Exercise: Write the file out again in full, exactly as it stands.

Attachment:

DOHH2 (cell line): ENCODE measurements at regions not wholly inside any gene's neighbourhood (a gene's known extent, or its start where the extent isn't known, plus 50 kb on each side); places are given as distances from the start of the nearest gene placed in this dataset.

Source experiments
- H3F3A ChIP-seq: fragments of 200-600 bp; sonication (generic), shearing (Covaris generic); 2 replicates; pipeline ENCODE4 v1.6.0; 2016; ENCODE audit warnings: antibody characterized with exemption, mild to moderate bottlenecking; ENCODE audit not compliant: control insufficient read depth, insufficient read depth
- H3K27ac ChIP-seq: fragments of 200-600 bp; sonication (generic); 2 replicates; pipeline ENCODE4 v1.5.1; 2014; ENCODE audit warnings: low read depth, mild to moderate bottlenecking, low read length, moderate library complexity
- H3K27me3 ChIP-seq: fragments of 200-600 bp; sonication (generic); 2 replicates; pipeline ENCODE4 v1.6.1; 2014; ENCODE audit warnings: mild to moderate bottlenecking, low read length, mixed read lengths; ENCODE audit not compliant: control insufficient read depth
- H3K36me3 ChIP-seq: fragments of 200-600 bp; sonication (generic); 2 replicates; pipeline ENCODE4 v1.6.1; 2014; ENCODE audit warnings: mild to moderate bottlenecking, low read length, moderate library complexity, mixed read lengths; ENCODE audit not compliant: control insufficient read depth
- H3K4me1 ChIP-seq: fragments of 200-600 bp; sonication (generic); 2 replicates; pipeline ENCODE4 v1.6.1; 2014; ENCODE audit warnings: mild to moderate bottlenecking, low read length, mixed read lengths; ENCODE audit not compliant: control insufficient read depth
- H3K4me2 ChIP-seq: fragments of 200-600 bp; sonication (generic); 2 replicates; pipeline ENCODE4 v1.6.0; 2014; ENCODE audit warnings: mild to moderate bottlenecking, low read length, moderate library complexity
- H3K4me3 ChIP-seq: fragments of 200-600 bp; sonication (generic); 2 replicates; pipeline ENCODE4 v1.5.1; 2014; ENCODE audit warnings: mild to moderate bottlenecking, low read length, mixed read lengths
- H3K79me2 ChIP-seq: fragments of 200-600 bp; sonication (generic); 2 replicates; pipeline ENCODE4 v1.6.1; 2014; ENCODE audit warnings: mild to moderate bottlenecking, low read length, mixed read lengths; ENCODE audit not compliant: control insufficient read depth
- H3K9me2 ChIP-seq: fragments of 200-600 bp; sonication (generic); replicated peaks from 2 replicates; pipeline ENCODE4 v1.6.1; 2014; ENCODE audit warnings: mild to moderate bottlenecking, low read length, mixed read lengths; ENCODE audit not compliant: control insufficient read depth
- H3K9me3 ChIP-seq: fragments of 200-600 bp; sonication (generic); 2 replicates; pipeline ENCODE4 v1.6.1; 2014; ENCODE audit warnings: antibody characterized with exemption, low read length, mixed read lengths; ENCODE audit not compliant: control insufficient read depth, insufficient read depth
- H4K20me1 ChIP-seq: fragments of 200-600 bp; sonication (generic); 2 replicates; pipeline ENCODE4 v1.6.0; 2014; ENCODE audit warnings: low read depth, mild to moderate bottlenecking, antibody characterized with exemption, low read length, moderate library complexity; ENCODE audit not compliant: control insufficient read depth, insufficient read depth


DOHH2 (cell line): ENCODE measurements at regions not wholly inside any gene's neighbourhood (a gene's known extent, or its start where the extent isn't known, plus 50 kb on each side); places are given as distances from the start of the nearest gene placed in this dataset.

Source experiments
- H3F3A ChIP-seq: fragments of 200-600 bp; sonication (generic), shearing (Covaris generic); 2 replicates; pipeline ENCODE4 v1.6.0; 2016; ENCODE audit warnings: antibody characterized with exemption, mild to moderate bottlenecking; ENCODE audit not compliant: control insufficient read depth, insufficient read depth
- H3K27ac ChIP-seq: fragments of 200-600 bp; sonication (generic); 2 replicates; pipeline ENCODE4 v1.5.1; 2014; ENCODE audit warnings: low read depth, mild to moderate bottlenecking, low read length, moderate library complexity
- H3K27me3 ChIP-seq: fragments of 200-600 bp; sonication (generic); 2 replicates; pipeline ENCODE4 v1.6.1; 2014; ENCODE audit warnings: mild to moderate bottlenecking, low read length, mixed read lengths; ENCODE audit not compliant: control insufficient read depth
- H3K36me3 ChIP-seq: fragments of 200-600 bp; sonication (generic); 2 replicates; pipeline ENCODE4 v1.6.1; 2014; ENCODE audit warnings: mild to moderate bottlenecking, low read length, moderate library complexity, mixed read lengths; ENCODE audit not compliant: control insufficient read depth
- H3K4me1 ChIP-seq: fragments of 200-600 bp; sonication (generic); 2 replicates; pipeline ENCODE4 v1.6.1; 2014; ENCODE audit warnings: mild to moderate bottlenecking, low read length, mixed read lengths; ENCODE audit not compliant: control insufficient read depth
- H3K4me2 ChIP-seq: fragments of 200-600 bp; sonication (generic); 2 replicates; pipeline ENCODE4 v1.6.0; 2014; ENCODE audit warnings: mild to moderate bottlenecking, low read length, moderate library complexity
- H3K4me3 ChIP-seq: fragments of 200-600 bp; sonication (generic); 2 replicates; pipeline ENCODE4 v1.5.1; 2014; ENCODE audit warnings: mild to moderate bottlenecking, low read length, mixed read lengths
- H3K79me2 ChIP-seq: fragments of 200-600 bp; sonication (generic); 2 replicates; pipeline ENCODE4 v1.6.1; 2014; ENCODE audit warnings: mild to moderate bottlenecking, low read length, mixed read lengths; ENCODE audit not compliant: control insufficient read depth
- H3K9me2 ChIP-seq: fragments of 200-600 bp; sonication (generic); replicated peaks from 2 replicates; pipeline ENCODE4 v1.6.1; 2014; ENCODE audit warnings: mild to moderate bottlenecking, low read length, mixed read lengths; ENCODE audit not compliant: control insufficient read depth
- H3K9me3 ChIP-seq: fragments of 200-600 bp; sonication (generic); 2 replicates; pipeline ENCODE4 v1.6.1; 2014; ENCODE audit warnings: antibody characterized with exemption, low read length, mixed read lengths; ENCODE audit not compliant: control insufficient read depth, insufficient read depth
- H4K20me1 ChIP-seq: fragments of 200-600 bp; sonication (generic); 2 replicates; pipeline ENCODE4 v1.6.0; 2014; ENCODE audit warnings: low read depth, mild to moderate bottlenecking, antibody characterized with exemption, low read length, moderate library complexity; ENCODE audit not compliant: control insufficient read depth, insufficient read depth